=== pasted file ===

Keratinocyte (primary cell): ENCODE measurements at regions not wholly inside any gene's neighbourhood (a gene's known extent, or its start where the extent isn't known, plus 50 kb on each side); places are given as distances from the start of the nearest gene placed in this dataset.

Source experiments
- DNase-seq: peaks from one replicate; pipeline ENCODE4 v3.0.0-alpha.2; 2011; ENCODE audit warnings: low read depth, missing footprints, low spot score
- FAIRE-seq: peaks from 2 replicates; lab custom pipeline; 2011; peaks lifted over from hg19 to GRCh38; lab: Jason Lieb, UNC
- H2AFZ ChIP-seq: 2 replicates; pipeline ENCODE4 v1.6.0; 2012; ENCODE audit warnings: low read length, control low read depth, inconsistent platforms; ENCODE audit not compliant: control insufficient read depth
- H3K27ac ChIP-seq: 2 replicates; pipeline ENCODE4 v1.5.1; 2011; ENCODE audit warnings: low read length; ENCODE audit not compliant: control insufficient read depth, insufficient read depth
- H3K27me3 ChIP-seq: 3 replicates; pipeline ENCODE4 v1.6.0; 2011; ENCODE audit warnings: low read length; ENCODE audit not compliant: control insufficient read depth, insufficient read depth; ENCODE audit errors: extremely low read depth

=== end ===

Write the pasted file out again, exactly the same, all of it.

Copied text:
Keratinocyte (primary cell): ENCODE measurements at regions not wholly inside any gene's neighbourhood (a gene's known extent, or its start where the extent isn't known, plus 50 kb on each side); places are given as distances from the start of the nearest gene placed in this dataset.

Source experiments
- DNase-seq: peaks from one replicate; pipeline ENCODE4 v3.0.0-alpha.2; 2011; ENCODE audit warnings: low read depth, missing footprints, low spot score
- FAIRE-seq: peaks from 2 replicates; lab custom pipeline; 2011; peaks lifted over from hg19 to GRCh38; lab: Jason Lieb, UNC
- H2AFZ ChIP-seq: 2 replicates; pipeline ENCODE4 v1.6.0; 2012; ENCODE audit warnings: low read length, control low read depth, inconsistent platforms; ENCODE audit not compliant: control insufficient read depth
- H3K27ac ChIP-seq: 2 replicates; pipeline ENCODE4 v1.5.1; 2011; ENCODE audit warnings: low read length; ENCODE audit not compliant: control insufficient read depth, insufficient read depth
- H3K27me3 ChIP-seq: 3 replicates; pipeline ENCODE4 v1.6.0; 2011; ENCODE audit warnings: low read length; ENCODE audit not compliant: control insufficient read depth, insufficient read depth; ENCODE audit errors: extremely low read depth